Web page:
Physical exercise prevents age-related decline in precursor cell activity in the mouse dentate gyrus

Max Delbrück Center for Molecular Medicine, Berlin-Buch, Robert-Rössle-Str. 10, 13125 Berlin, Germany.
Neurobiology of aging (Impact Factor: 4.85). 11/2006; 27(10):1505-13. DOI: 10.1016/j.neurobiolaging.2005.09.016
Source: PubMed

ABSTRACT Physical activity induces adult hippocampal neurogenesis. We here show that the acute up-regulating effect of voluntary wheel running on precursor cell proliferation decreases with continued exercise, but that continued exercise reduces the age-dependent decline in adult neurogenesis. Cell proliferation peaked at 3 days of running. After 32 days of exercise this response returned to baseline. Running-induced proliferation of transiently amplifying progenitor cells led to a consecutive increase in the number of more mature cells. Increasing age reduced adult neurogenesis at 9 months to 50% of the value at 6 weeks and to 17% at the age of 2 years. At both 1 and 2 years, precursor cell divisions remained inducible by physical activity. Exercise from 3 to 9 months of age significantly reduced the age-dependent decline in cell proliferation but (presumably in the absence of additional stimuli) did not maintain net neurogenesis at levels corresponding to a younger age. We propose that physical activity might contribute to successful aging by increasing the potential for neurogenesis represented by the pool of proliferating precursor cells.

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    • "st stimulus for adult hippocampal neurogenesis in rodents from birth to the oldest age ( Kannangara et al . , 2011 ; Kronenberg et al . , 2003 ; Marlatt et al . , 2012 ; Steiner et al . , 2008 ; van Praag et al . , 2005 , 1999 ; Wu et al . , 2008 ) . Running has the potential to limit the massive decrease in neurogenesis observed in aged animals ( Kronenberg et al . , 2006 ) , an action which seems directly linked to the stimulation of NPC proliferation ( Kronenberg et al . , 2003 ; Lugert et al . , 2010 ; Steiner et al . , 2008 ) and / or shortening of cell cycle length ( Farioli - Vecchioli et al . , 2014 ) . Housing rodents in enriched environments has also been shown to increase hippocampal neurogenes"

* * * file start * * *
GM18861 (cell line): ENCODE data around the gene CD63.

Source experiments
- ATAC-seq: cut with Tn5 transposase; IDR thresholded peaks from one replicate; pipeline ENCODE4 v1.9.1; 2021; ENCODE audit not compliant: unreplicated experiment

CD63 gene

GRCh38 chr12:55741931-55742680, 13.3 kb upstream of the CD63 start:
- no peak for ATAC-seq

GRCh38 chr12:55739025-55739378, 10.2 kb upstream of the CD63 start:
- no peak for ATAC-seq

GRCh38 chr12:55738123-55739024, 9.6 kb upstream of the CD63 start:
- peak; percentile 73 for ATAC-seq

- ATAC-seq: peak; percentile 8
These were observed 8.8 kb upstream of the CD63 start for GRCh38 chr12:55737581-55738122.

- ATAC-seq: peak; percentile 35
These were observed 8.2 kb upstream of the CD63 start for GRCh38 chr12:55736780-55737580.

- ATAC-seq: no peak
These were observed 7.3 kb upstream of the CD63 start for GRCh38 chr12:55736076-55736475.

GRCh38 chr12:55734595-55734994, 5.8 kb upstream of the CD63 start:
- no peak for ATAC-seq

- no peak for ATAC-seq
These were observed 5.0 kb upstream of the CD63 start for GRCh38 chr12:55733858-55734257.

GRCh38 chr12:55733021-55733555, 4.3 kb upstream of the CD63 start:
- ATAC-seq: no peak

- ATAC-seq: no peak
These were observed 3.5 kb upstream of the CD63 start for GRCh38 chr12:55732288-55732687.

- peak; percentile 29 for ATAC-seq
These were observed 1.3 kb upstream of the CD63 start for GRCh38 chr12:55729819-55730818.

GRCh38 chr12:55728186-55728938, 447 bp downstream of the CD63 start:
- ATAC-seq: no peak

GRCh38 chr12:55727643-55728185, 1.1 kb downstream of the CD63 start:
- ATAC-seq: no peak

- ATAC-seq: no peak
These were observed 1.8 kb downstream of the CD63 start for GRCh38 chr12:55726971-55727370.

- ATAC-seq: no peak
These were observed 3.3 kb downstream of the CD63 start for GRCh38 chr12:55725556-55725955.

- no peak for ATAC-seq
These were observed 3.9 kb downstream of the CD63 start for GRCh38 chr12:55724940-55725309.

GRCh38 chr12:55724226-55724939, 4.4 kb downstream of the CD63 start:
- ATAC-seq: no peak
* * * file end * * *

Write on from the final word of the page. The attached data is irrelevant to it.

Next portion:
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    ABSTRACT: Adult hippocampal neurogenesis drastically diminishes with age but the underlying mechanisms remain unclear. Here, age-related influences on the hippocampal early neuroprogenitor cell (NPC) pool was examined by quantifying changes in Sox1-expressing cells in the dentate gyrus (DG) subgranular zone from early adulthood (3 months) to middle age (12 months). Proliferation of distinct NPC subpopulations (Sox1+, Nestin+ and Doublecortin+) and newborn cell survival were also investigated. Examination of total BrdU+ and Doublecortin+ (DCX) cells revealed an early and dramatic age-dependent decline of hippocampal neurogenesis. Increasing age from 3 to 12 months was primarily associated with reduced total proliferation, in vivo (-79% of BrdU+ cells) but not in vitro, and DCX+ cell numbers (-89%). When proliferative rates of individual NPC subpopulations were examined, a different picture emerged as proliferating Nestin+ neuroprogenitors (-95% at 9 months) and BrdU+/DCX+ neuroblasts/immature neurons (-83% at 12 months) declined the most, while proliferating Sox1+ NPCs only dropped by 53%. Remarkably, despite greatly reduced proliferative rates and recent reports of Nestin+ neuroprogenitor loss, total numbers of early Sox1+ NPCs were unaffected by age (at least up to middle age) and newborn cell survival within the DG was increased. Neuronal differentiation was concomitantly reduced however, thus suggesting age-associated changes in fate-choice determination.
    Neurobiology of Aging 08/2014; DOI:10.1016/j.neurobiolaging.2014.07.033 · 4.85 Impact Factor
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    • "Future studies investigating the effects of early running on selective recruitment of these adult-born, mature neurons to learning tasks (using immediate early gene markers) will be useful for our understanding of their functional significance for incorporation into memory circuits. Previous studies using rodents have shown that the effects of running to increase cellular proliferation are evident after only a few days of running (Naylor et al., 2005; Kronenberg et al., 2006; Van Praag, 2008), but that after longer periods of running, this pro-proliferative effect is not evident (Naylor et al., 2005; Kronenberg et al., 2006; Wojtowicz et al., 2008). This may explain why we have not observed any effects of running on proliferation even at short survival times, e.g., 1 week cohort. "